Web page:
02 Mar

Honor is one of the seven US Army core values and it's defined as...“Live up to Army values. The nation’s highest military award is The Medal of Honor. This award goes to Soldiers who make honor a matter of daily living — Soldiers who develop the habit of being honorable, and solidify that habit with every value choice they make. Honor is a matter of carrying out, acting, and living the values of respect, duty, loyalty, selfless service, integrity and personal courage in everything you do.”

A personal story about honor from my new book From the Battlefield to the White House to the Boardroom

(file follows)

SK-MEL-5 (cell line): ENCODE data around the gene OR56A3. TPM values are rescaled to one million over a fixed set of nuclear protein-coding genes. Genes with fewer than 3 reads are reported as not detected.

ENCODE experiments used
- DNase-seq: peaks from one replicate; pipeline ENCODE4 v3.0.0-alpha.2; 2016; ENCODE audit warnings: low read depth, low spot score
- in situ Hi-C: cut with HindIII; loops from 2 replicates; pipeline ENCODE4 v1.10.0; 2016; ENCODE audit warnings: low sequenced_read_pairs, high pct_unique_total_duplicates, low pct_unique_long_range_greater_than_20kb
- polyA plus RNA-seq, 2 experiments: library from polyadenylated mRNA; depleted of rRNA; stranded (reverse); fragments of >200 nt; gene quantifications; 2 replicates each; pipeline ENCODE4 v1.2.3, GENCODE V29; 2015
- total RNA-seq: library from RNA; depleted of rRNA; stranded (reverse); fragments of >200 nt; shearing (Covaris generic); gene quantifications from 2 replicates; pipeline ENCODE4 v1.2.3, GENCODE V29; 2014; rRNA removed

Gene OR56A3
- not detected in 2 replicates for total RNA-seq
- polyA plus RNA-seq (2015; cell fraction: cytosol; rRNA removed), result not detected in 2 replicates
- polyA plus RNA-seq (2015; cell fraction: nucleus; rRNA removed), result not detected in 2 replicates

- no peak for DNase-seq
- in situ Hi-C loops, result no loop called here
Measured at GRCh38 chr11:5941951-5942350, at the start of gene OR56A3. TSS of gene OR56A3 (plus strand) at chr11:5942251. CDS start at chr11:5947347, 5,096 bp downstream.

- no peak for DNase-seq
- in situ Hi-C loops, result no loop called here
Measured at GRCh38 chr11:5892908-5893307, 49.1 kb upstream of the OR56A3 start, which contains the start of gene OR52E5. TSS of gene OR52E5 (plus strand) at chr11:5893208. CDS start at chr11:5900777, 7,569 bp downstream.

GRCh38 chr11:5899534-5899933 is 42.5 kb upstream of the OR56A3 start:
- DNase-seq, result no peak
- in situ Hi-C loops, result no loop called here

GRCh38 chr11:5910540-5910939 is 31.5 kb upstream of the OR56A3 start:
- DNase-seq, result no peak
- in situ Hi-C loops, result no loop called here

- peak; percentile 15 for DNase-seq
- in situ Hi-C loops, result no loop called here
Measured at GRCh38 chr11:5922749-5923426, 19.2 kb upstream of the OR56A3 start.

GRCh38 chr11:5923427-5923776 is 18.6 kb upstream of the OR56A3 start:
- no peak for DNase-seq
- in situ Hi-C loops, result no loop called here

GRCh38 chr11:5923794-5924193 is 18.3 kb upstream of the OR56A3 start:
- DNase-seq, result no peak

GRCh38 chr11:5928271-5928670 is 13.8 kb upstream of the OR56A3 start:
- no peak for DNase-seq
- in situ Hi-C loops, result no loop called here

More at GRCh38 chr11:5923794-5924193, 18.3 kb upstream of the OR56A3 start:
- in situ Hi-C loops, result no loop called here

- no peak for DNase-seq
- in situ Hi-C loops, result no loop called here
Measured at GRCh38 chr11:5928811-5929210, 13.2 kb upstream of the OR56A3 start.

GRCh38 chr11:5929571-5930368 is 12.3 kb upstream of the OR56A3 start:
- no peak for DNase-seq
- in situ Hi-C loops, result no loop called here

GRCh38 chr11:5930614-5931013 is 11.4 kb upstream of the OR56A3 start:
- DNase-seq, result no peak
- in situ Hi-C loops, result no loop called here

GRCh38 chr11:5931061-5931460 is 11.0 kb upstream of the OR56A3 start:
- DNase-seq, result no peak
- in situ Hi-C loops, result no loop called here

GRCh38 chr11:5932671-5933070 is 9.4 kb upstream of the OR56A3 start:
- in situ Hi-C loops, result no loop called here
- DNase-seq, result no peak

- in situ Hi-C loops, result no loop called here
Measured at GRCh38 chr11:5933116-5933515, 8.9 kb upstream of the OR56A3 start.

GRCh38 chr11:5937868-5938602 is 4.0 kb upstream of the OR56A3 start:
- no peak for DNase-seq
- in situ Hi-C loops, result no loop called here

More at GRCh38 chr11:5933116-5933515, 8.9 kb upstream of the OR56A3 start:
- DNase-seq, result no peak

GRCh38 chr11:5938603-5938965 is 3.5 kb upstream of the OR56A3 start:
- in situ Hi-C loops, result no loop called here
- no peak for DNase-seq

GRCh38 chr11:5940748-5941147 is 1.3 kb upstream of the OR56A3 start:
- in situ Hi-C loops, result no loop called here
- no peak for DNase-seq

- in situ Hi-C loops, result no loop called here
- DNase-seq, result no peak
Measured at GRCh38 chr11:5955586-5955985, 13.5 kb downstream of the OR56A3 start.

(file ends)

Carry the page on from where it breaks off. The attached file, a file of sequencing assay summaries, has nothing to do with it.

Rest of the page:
In 1998, I was recruited and selected to serve in a special operations unit (yes, even special forces need HR people!).  The position I was going to fill required me to be airborne qualified, which I wasn’t, so I had to go to Fort Benning, Georgia for training.  I went of course, but was quickly asking myself “who am I?”  On the surface and with zero experience jumping out of airplanes, it seemed like a simple thing to accomplish.  Training was just 3 weeks in duration...who couldn’t do that???  Well, that was an incredibly long 3 weeks!  The course had 3 phases - ground week, tower week, and jump week.  A proper parachute landing fall (PLF) and keeping your feet and knees together were darn near the entire focus of the course, along with running everywhere you go, doing pull-ups each and every time you enter or leave the barracks, and most of all, not dozens of PLF’s, but hundreds...maybe a thousand (all before ever jumping out of a plane)!  At the end of week 1 when we finished our morning qualifying run and slowed down to a march, my right knee wouldn’t bend.  A black hat (instructor) noticed and pulled me out of formation and sent me to the medical clinic.  The doc said I had two options, get a medical profile which would lead to dismissal from the course, or a get of shot of cortisone in the right butt-cheek and drive on.  This was the first “who am I?”  Answer - I’m not a quitter and I’m not going back to the unit without jump wings so give me the shot doc!  By the end of week 2, my left hip looked like a slab of raw meat it was so bruised from doing hundreds of PLF’s.  Here comes “who am I” number two.  Again, two basic options, go see the doc again and most likely get sent home, or suck it up, so I answered myself the same way and added prayer for healing and good winds during jump week that would help me land on my right side!  Folks, I finished airborne training, had jump wings pinned to my chest like thousands of service members before me and learned a significant lesson about who I was.

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